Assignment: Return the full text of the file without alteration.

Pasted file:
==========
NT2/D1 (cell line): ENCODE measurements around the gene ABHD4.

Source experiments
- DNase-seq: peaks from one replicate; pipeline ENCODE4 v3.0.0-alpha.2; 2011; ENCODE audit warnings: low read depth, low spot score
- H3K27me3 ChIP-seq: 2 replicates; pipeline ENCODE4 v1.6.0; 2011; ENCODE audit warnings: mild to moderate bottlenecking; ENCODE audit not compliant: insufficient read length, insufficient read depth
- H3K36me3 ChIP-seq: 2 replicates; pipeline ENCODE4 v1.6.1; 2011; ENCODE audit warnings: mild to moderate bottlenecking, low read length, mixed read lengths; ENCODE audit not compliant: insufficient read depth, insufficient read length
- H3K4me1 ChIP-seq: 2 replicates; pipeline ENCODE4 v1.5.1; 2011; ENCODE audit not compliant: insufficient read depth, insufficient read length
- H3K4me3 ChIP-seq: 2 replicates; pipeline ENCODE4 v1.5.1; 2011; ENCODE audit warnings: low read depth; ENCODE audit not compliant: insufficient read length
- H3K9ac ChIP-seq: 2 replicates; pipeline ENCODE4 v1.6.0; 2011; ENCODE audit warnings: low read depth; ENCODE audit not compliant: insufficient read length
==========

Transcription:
NT2/D1 (cell line): ENCODE measurements around the gene ABHD4.

Source experiments
- DNase-seq: peaks from one replicate; pipeline ENCODE4 v3.0.0-alpha.2; 2011; ENCODE audit warnings: low read depth, low spot score
- H3K27me3 ChIP-seq: 2 replicates; pipeline ENCODE4 v1.6.0; 2011; ENCODE audit warnings: mild to moderate bottlenecking; ENCODE audit not compliant: insufficient read length, insufficient read depth
- H3K36me3 ChIP-seq: 2 replicates; pipeline ENCODE4 v1.6.1; 2011; ENCODE audit warnings: mild to moderate bottlenecking, low read length, mixed read lengths; ENCODE audit not compliant: insufficient read depth, insufficient read length
- H3K4me1 ChIP-seq: 2 replicates; pipeline ENCODE4 v1.5.1; 2011; ENCODE audit not compliant: insufficient read depth, insufficient read length
- H3K4me3 ChIP-seq: 2 replicates; pipeline ENCODE4 v1.5.1; 2011; ENCODE audit warnings: low read depth; ENCODE audit not compliant: insufficient read length
- H3K9ac ChIP-seq: 2 replicates; pipeline ENCODE4 v1.6.0; 2011; ENCODE audit warnings: low read depth; ENCODE audit not compliant: insufficient read length